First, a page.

Education has advanced a great deal since the days of chalk on blackboard. Nowadays, modern schools are making the transition from whiteboards and projector screens to more responsive, adaptive technology.
As the world grows increasingly dependent on digital solutions, educators must assess how they deliver their lessons to students. Tablets and mobile devices are immensely popular, with an Ofcom survey revealing that seven in ten UK children have access to one at home. With that fact in mind, schools and colleges are turning to interactive, touchscreen technology to offer enhanced learning experiences for students.
VIVIDtouch is a solution offered by GPS installations, an audio visual installation specialist. VIVIDtouch screens mimic tablet technology by offering clear touchscreen experiences. The screens offer a huge amount of utility for teachers, including:
- 10-point touchscreens, which allow student/teacher collaboration.
- Teaching tools like freeze frame, blank out and other software aimed at educators.
- High-quality anti-glare touchscreens.
- Low power consumption.
- Support for ongoing updates so technology stays relevant as time moves forward.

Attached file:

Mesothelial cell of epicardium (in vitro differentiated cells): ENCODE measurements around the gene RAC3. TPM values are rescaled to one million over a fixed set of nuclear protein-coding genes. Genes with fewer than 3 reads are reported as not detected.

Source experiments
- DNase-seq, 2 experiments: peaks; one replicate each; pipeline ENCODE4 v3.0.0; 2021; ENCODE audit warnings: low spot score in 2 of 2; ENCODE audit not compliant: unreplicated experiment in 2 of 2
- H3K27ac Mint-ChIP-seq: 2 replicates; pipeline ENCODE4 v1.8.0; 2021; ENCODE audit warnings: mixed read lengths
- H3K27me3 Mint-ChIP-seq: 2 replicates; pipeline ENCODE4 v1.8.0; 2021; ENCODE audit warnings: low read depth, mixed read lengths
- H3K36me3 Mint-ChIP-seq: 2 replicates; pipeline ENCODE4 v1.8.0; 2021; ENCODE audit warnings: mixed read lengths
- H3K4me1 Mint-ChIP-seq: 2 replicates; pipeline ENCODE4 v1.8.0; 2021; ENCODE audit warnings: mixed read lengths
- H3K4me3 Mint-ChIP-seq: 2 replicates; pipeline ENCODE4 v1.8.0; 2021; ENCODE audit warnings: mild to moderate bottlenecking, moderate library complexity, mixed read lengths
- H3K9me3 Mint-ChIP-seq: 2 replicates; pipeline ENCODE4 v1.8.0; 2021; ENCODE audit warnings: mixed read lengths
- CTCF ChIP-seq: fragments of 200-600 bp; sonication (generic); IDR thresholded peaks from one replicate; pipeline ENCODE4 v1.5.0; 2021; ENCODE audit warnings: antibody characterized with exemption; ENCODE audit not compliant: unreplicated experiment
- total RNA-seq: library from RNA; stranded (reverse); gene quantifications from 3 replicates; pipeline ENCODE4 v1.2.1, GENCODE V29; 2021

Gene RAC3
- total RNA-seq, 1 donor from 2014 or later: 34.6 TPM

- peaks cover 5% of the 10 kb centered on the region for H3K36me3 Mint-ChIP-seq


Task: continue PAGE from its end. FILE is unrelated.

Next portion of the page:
By looking at some key examples, it’s possible to see just how effective a touch solution can be in a classroom.
Newcastle College: A higher education institution in the north east, Newcastle College needed to replace their whiteboards and projectors as part of a refurbishment. By installing VIVIDtouch screens with SMART notebook software, the college was able to offer attributes that are familiar to a digital audience, such as pinch and zoom.
Aside from the utility offered to students, the screens offer a power saving of up to £12,500 a year thanks to their low consumption figures compared to projectors. In an energy-conscious world, this is a great way for educational establishments to set an example.
Linton Primary: A primary school that previously used whiteboard and projectors, Linton benefitted immediately from touchscreen technology. The devices allowed students to collaborate in real time, with students also benefitting from great visual quality and good software program options. As with any new technology, teachers should be taken through a training session – as was the case with Linton’s teachers.
Katherine Urwin, headteacher of the school, illustrated the benefits: “The difference between these touchscreen panels and the more familiar whiteboard and projector is massive. Vision quality is superb and we don’t have to worry about migraine inducing noisy projectors.
“Our board can be height adjusted so is suitable for carpet work with reception to full presentation to an audience in the hall. […] Children have been enthused, motivated and interactive in their learning. We are delighted with the increased potential for learning. Their response has been fantastic!”
If you’re a teacher or involved with any kind of educational institution, ask yourself whether your technology and class presentations are up to date. A changing digital world demands a change in methodology. Bringing interactive touchscreens into the classroom provides utility, interactivity and even energy conscious savings.